If I should die, think only this of me
That there’s some corner of a foreign field
That is for ever England.
The Soldier by Rupert Brooke (1887-1915)
This post, as a reminder that Armistice Day, or Poppy Day, as you call it in England, is not a date the meaning of which everyone knows.
You’d be surprised at the answers some might give to the question: “What does it celebrate?’’ especially in my country, France.
Apart from the various veterans, historians, and of course politicians, few people in France will take the time to think of the meaning of the date. On November 11, of course, there will be ceremonies, but before and after that, it will be radio silence again - whereas, in Britain, in Canada and in the US, you do much more than just talk about it. It is amazing to the rest of the world to see the crowds of people marching all over the place, on the tube, on the streets, appearing on TV, and in public, wearing a poppy on their lapels. Of course every one of you knows where the idea came from, but just in case some passing foreign visitor might wish to know, here is the information:
At the origin of the tradition, there was a poem, In Flanders Fields, written by John Mc Crae a Canadian physician and poet, himself a soldier in WW1. Note that it was meant to encourage the soldiers to go on fighting for freedom.
Even though, originally the celebration was supposed to honour the memory of the dead of WW1, (and the donations meant to help the survivors) it now celebrates all the victims of the ensuing conflicts, and unfortunately, there have been many since 1918.
Not all poets were as… optimistic as John Mc Crae. Siegfried Sassoon, for one, was able to conciliate publicly a pacifist’s and a fighter’s stand, and to survive the Great War, contrary to Wilfred Owen,whose poems tell so stunningly of the small lies, the blindness of all those who were not up on the front, and the horror of dying at twenty something, were it for one’s country. In this poem in particular:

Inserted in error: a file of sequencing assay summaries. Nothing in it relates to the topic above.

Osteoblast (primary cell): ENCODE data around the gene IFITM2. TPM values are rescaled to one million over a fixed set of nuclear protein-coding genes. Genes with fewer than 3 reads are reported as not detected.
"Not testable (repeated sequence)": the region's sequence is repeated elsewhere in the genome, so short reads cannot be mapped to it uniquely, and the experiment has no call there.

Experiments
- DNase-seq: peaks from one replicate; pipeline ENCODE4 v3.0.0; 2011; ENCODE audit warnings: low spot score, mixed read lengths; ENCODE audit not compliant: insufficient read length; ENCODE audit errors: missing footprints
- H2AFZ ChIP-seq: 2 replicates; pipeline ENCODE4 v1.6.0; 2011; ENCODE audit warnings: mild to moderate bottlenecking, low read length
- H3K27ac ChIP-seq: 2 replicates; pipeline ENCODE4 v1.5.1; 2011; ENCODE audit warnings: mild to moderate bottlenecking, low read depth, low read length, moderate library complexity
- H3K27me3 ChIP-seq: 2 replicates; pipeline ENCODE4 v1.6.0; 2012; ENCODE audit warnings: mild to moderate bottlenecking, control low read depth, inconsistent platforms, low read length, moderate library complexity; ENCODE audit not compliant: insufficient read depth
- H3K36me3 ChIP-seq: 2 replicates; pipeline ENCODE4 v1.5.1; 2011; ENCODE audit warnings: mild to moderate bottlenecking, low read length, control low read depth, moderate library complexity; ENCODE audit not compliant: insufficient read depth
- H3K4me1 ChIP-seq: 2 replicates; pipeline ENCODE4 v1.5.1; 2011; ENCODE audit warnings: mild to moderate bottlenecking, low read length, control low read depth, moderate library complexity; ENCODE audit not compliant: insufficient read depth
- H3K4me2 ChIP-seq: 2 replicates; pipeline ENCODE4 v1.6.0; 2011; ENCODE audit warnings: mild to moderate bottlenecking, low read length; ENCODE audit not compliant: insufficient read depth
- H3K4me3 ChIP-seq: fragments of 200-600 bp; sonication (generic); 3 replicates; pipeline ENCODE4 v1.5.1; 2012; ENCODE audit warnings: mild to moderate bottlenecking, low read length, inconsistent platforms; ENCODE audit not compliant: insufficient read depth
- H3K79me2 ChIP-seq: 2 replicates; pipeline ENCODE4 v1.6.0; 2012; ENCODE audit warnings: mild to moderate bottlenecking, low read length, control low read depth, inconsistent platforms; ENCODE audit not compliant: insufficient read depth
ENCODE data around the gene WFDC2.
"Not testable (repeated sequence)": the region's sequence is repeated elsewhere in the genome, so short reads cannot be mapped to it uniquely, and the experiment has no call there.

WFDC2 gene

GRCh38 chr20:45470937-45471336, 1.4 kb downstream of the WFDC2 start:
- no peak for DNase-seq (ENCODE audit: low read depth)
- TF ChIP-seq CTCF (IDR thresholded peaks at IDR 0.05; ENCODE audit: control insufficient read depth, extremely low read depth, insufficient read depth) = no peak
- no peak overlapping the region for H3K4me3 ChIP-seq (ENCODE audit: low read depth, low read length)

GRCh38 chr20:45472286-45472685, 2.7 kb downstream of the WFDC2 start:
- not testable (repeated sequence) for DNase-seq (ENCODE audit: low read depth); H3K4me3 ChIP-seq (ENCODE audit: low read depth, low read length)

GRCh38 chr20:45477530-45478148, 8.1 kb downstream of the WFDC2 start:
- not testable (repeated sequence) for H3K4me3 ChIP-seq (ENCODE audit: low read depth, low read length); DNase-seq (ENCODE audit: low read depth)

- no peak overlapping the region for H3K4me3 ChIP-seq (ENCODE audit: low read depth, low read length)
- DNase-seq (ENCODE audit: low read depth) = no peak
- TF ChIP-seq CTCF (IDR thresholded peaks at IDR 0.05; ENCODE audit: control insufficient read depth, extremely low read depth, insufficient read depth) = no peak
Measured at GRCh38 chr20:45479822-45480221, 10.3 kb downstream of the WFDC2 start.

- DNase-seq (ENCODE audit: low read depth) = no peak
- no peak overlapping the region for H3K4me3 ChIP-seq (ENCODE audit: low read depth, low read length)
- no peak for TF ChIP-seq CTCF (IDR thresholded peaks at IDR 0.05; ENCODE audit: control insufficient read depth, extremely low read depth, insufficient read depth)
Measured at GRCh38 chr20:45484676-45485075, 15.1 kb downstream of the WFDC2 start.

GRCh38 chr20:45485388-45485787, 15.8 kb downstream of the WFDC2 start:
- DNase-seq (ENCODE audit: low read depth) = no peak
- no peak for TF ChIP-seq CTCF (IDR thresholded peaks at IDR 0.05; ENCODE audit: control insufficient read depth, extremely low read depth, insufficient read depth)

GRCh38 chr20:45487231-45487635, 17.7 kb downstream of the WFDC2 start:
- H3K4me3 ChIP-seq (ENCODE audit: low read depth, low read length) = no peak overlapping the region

Even though Owen was shell-shocked and hospitalized, he went back to the front, where he was killed a week before this very Armistice Day that we’ll be celebrating this week.
Here is a poem by Sassoon, taken from this site.
I knew a simple soldier boy
Who grinned at life in empty joy,
Slept soundly through the lonesome dark,
And whistled early with the lark.
In winter trenches, cowed and glum
With crumps and lice and lack of rum,
He put a bullet through his brain.
No one spoke of him again.
You smug-faced crowds with kindling eye
Who cheer when soldier lads march by,
Sneak home and pray you'll never know
The hell where youth and laughter go.
The words of all those poems still ring to our ears.
To honour their authors again and again, let us try not to drown our emotion in the cart of the supermarket on November 11, maybe we could, instead, answer the little children’s questions, and maybe also remember for a minute those poets who never had the time to feed on the beauty of any poppies, since they found themselves pushing up the daisies, early, far too early.